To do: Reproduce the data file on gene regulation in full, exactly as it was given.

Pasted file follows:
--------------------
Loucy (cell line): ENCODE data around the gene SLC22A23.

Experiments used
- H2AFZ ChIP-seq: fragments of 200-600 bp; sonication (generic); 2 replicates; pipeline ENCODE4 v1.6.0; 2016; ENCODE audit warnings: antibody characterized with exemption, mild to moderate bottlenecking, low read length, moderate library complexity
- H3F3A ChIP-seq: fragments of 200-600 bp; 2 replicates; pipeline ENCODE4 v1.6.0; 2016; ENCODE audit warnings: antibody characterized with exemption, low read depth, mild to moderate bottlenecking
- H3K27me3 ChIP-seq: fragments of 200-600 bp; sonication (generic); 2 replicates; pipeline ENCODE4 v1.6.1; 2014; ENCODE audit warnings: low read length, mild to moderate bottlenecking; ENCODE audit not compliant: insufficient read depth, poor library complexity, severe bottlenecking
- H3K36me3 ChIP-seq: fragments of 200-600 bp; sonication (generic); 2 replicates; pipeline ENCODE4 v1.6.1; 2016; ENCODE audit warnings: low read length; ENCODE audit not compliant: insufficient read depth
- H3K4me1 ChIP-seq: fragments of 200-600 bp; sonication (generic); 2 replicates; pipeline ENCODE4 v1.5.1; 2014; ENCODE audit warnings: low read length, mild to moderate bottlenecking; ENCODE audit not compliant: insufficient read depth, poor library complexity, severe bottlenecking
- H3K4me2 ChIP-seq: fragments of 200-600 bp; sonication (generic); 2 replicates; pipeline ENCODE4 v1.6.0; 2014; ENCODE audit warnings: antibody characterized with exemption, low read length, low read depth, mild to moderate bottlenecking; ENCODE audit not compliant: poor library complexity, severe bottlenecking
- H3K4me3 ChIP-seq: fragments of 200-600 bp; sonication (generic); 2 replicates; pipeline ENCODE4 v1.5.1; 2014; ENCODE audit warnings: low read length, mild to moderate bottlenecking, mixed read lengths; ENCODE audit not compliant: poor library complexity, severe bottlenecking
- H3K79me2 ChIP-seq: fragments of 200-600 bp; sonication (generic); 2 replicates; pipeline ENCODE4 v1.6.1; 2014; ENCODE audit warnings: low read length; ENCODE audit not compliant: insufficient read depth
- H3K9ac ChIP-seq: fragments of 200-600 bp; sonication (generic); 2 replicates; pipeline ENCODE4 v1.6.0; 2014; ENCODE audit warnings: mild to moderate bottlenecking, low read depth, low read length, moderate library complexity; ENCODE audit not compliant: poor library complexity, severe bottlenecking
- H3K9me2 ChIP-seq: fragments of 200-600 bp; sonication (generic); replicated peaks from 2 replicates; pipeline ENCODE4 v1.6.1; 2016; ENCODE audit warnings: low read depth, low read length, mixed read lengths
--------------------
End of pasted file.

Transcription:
Loucy (cell line): ENCODE data around the gene SLC22A23.

Experiments used
- H2AFZ ChIP-seq: fragments of 200-600 bp; sonication (generic); 2 replicates; pipeline ENCODE4 v1.6.0; 2016; ENCODE audit warnings: antibody characterized with exemption, mild to moderate bottlenecking, low read length, moderate library complexity
- H3F3A ChIP-seq: fragments of 200-600 bp; 2 replicates; pipeline ENCODE4 v1.6.0; 2016; ENCODE audit warnings: antibody characterized with exemption, low read depth, mild to moderate bottlenecking
- H3K27me3 ChIP-seq: fragments of 200-600 bp; sonication (generic); 2 replicates; pipeline ENCODE4 v1.6.1; 2014; ENCODE audit warnings: low read length, mild to moderate bottlenecking; ENCODE audit not compliant: insufficient read depth, poor library complexity, severe bottlenecking
- H3K36me3 ChIP-seq: fragments of 200-600 bp; sonication (generic); 2 replicates; pipeline ENCODE4 v1.6.1; 2016; ENCODE audit warnings: low read length; ENCODE audit not compliant: insufficient read depth
- H3K4me1 ChIP-seq: fragments of 200-600 bp; sonication (generic); 2 replicates; pipeline ENCODE4 v1.5.1; 2014; ENCODE audit warnings: low read length, mild to moderate bottlenecking; ENCODE audit not compliant: insufficient read depth, poor library complexity, severe bottlenecking
- H3K4me2 ChIP-seq: fragments of 200-600 bp; sonication (generic); 2 replicates; pipeline ENCODE4 v1.6.0; 2014; ENCODE audit warnings: antibody characterized with exemption, low read length, low read depth, mild to moderate bottlenecking; ENCODE audit not compliant: poor library complexity, severe bottlenecking
- H3K4me3 ChIP-seq: fragments of 200-600 bp; sonication (generic); 2 replicates; pipeline ENCODE4 v1.5.1; 2014; ENCODE audit warnings: low read length, mild to moderate bottlenecking, mixed read lengths; ENCODE audit not compliant: poor library complexity, severe bottlenecking
- H3K79me2 ChIP-seq: fragments of 200-600 bp; sonication (generic); 2 replicates; pipeline ENCODE4 v1.6.1; 2014; ENCODE audit warnings: low read length; ENCODE audit not compliant: insufficient read depth
- H3K9ac ChIP-seq: fragments of 200-600 bp; sonication (generic); 2 replicates; pipeline ENCODE4 v1.6.0; 2014; ENCODE audit warnings: mild to moderate bottlenecking, low read depth, low read length, moderate library complexity; ENCODE audit not compliant: poor library complexity, severe bottlenecking
- H3K9me2 ChIP-seq: fragments of 200-600 bp; sonication (generic); replicated peaks from 2 replicates; pipeline ENCODE4 v1.6.1; 2016; ENCODE audit warnings: low read depth, low read length, mixed read lengths